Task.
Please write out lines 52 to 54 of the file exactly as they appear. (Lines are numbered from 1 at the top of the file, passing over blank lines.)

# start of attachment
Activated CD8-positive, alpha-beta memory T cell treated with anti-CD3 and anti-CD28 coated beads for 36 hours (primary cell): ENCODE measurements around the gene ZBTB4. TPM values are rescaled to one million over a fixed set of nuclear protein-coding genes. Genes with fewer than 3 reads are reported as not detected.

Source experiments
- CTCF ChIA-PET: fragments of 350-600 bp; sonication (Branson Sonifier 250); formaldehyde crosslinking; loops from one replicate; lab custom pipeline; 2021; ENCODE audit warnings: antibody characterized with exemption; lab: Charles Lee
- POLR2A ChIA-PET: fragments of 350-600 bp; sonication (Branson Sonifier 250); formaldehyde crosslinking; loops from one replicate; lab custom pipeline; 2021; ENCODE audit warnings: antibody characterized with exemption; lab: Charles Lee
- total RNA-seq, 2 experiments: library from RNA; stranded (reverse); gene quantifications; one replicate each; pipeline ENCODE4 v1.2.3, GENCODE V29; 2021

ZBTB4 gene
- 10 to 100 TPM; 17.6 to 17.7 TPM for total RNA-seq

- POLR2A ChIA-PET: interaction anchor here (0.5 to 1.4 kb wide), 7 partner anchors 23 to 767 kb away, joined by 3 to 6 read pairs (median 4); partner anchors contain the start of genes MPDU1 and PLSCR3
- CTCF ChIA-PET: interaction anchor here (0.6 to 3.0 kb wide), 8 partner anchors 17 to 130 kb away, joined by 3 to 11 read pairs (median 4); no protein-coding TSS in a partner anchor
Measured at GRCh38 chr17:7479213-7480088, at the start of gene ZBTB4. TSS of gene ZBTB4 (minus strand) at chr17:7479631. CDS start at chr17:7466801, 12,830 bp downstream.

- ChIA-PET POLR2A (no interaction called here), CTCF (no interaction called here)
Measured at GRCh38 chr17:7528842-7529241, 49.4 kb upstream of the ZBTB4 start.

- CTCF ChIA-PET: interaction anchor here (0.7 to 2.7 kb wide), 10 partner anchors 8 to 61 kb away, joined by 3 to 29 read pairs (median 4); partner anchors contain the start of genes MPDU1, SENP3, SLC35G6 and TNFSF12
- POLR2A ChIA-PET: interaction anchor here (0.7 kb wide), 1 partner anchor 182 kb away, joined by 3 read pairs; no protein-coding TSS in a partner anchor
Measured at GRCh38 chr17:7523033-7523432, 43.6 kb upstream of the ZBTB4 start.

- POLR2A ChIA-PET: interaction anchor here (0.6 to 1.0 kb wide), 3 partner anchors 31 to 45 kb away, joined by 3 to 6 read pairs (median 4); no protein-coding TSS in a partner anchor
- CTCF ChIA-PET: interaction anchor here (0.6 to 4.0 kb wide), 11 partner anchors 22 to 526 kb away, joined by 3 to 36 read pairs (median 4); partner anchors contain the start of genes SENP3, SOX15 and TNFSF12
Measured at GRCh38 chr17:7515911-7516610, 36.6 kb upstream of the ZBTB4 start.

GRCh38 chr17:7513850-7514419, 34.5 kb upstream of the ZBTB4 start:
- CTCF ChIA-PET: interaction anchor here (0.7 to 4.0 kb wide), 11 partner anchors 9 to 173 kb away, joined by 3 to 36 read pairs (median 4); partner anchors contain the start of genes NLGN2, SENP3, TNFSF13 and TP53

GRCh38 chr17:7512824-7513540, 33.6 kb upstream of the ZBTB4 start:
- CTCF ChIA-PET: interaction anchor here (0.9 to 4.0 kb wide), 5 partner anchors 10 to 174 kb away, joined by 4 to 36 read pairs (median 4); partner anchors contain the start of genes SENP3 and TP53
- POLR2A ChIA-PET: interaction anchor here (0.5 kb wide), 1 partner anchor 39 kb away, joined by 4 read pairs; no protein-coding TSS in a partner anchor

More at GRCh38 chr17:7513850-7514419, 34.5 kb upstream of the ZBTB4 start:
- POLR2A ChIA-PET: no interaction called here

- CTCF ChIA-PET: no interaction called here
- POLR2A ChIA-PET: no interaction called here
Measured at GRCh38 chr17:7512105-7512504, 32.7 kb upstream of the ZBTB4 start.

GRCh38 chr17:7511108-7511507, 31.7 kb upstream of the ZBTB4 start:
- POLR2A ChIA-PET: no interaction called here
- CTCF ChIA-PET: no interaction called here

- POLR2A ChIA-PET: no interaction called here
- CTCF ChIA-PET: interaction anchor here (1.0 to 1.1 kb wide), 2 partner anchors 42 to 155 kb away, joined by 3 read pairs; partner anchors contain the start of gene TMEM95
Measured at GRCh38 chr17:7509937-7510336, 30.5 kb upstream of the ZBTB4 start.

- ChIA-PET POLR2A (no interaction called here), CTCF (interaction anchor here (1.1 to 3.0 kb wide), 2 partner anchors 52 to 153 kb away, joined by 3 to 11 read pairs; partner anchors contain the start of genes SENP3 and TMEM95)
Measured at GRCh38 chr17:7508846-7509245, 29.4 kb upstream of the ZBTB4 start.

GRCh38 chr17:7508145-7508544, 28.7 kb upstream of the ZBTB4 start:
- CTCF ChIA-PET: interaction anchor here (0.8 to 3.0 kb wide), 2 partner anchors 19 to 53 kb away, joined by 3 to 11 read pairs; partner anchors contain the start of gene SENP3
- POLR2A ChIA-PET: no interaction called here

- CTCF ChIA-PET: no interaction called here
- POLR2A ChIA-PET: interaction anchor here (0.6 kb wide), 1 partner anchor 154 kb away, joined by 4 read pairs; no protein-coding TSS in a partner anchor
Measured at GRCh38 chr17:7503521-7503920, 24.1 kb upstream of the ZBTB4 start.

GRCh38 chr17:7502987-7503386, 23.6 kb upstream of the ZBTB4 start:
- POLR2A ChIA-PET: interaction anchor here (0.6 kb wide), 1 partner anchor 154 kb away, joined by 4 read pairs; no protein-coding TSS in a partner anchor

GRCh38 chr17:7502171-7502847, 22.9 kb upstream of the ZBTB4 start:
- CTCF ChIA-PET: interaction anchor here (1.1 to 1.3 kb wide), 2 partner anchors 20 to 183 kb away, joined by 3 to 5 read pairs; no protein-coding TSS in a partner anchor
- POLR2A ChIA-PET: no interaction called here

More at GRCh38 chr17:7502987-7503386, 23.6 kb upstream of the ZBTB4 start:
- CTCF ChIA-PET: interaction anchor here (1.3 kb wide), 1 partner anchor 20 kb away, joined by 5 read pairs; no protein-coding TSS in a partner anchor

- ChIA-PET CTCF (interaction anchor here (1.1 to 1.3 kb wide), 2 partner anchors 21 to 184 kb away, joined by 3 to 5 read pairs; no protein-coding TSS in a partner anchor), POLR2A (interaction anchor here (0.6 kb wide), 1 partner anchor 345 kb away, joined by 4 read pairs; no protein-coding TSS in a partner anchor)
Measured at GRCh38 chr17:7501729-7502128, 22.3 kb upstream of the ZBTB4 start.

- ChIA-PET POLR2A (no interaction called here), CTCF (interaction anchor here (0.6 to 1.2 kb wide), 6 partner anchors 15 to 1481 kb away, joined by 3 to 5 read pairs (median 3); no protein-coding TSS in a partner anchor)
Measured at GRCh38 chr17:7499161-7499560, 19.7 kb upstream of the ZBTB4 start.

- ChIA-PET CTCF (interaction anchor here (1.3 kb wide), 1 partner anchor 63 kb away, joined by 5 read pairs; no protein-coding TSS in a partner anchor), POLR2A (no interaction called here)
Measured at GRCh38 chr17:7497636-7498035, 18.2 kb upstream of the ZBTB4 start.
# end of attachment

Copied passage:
- ChIA-PET POLR2A (no interaction called here), CTCF (interaction anchor here (0.6 to 1.2 kb wide), 6 partner anchors 15 to 1481 kb away, joined by 3 to 5 read pairs (median 3); no protein-coding TSS in a partner anchor)
Measured at GRCh38 chr17:7499161-7499560, 19.7 kb upstream of the ZBTB4 start.

- ChIA-PET CTCF (interaction anchor here (1.3 kb wide), 1 partner anchor 63 kb away, joined by 5 read pairs; no protein-coding TSS in a partner anchor), POLR2A (no interaction called here)